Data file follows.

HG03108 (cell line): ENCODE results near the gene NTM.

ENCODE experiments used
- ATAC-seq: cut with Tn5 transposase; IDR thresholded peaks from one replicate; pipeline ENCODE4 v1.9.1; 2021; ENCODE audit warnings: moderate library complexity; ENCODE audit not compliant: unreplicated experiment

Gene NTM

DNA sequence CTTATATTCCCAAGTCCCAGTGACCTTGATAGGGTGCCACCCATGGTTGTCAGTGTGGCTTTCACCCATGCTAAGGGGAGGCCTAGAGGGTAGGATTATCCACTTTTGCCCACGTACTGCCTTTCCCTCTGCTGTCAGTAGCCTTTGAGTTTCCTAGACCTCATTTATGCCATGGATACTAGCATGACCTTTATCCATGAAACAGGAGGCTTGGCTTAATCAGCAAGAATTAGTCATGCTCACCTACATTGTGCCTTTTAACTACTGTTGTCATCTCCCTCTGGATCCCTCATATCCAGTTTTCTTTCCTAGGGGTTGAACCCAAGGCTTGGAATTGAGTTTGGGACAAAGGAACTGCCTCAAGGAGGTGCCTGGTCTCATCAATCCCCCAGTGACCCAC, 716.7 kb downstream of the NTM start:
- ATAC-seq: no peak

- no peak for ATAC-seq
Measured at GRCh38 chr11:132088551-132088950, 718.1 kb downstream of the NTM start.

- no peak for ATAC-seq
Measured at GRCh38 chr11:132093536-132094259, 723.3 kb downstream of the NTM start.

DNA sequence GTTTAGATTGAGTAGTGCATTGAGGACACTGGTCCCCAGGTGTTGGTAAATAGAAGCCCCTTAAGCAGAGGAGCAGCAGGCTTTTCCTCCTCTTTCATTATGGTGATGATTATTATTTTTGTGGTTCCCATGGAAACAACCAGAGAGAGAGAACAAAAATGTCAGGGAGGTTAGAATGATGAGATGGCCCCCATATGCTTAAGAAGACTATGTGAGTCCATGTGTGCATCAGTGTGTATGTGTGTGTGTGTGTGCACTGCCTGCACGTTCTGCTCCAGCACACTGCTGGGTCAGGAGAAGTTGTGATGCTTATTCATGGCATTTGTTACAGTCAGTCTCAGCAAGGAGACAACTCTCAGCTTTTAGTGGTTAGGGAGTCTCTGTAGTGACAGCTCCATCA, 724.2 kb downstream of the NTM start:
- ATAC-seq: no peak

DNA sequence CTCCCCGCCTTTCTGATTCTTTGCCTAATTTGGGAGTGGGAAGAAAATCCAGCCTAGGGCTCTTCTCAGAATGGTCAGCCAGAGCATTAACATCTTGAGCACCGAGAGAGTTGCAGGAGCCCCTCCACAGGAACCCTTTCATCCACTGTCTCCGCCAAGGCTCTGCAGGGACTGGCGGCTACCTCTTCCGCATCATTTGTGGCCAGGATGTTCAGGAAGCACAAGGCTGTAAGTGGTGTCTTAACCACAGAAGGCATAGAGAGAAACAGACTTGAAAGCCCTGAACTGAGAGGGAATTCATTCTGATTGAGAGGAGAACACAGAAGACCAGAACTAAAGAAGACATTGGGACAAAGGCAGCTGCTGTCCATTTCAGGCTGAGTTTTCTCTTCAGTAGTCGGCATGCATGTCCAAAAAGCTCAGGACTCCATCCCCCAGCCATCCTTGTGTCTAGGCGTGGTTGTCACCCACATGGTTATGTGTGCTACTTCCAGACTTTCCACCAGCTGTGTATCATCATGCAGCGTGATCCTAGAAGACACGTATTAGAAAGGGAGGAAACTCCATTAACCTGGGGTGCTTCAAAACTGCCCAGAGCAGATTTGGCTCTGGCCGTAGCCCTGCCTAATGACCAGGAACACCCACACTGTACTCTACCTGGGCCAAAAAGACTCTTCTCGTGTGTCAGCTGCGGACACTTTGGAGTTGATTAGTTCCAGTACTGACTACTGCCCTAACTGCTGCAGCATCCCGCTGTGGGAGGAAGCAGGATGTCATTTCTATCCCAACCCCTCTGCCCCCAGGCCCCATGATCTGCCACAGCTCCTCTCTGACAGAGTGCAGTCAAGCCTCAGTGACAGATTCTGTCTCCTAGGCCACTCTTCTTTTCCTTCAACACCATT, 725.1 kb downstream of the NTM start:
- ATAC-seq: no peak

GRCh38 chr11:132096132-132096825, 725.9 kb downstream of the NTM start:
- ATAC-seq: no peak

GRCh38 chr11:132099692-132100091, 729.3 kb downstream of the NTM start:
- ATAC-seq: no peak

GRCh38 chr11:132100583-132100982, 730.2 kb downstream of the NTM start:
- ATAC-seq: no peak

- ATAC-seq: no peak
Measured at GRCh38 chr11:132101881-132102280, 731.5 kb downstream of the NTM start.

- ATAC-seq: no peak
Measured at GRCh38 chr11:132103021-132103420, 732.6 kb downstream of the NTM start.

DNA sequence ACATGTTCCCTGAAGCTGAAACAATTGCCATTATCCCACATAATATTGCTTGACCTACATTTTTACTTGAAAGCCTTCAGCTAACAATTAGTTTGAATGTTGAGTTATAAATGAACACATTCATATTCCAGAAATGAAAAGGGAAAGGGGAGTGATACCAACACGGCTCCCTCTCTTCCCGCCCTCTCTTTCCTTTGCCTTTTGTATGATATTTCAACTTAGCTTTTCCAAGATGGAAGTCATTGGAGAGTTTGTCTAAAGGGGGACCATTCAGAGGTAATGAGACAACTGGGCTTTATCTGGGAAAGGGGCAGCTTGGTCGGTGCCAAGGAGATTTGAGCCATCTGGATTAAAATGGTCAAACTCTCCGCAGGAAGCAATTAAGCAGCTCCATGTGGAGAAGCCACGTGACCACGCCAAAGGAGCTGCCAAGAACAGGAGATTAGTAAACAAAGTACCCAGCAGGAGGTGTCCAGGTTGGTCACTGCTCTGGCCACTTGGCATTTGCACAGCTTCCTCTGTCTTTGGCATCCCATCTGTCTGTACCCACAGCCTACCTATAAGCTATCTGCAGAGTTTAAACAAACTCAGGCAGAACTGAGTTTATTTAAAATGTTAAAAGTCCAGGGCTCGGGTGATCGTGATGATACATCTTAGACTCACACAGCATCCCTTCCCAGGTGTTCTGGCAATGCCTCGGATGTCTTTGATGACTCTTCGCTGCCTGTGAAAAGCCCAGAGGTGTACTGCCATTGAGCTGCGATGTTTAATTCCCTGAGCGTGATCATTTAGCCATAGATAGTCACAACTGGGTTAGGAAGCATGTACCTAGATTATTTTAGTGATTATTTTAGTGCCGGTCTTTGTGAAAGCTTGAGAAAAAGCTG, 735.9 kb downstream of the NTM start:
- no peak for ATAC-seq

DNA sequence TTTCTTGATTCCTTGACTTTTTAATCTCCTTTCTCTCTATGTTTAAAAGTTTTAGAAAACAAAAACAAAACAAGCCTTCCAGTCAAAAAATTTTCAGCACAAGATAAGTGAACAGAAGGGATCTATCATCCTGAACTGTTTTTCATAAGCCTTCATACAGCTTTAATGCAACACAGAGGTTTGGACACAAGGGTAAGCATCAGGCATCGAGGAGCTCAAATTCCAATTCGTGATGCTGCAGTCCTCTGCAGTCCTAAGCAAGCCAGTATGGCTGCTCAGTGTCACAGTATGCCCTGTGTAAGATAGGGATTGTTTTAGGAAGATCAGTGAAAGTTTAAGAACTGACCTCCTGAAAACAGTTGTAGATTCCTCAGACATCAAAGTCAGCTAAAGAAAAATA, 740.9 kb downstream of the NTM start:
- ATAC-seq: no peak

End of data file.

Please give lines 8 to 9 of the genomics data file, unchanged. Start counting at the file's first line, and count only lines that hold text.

Measured at GRCh38 chr11:132088551-132088950, 718.1 kb downstream of the NTM start.

- no peak for ATAC-seq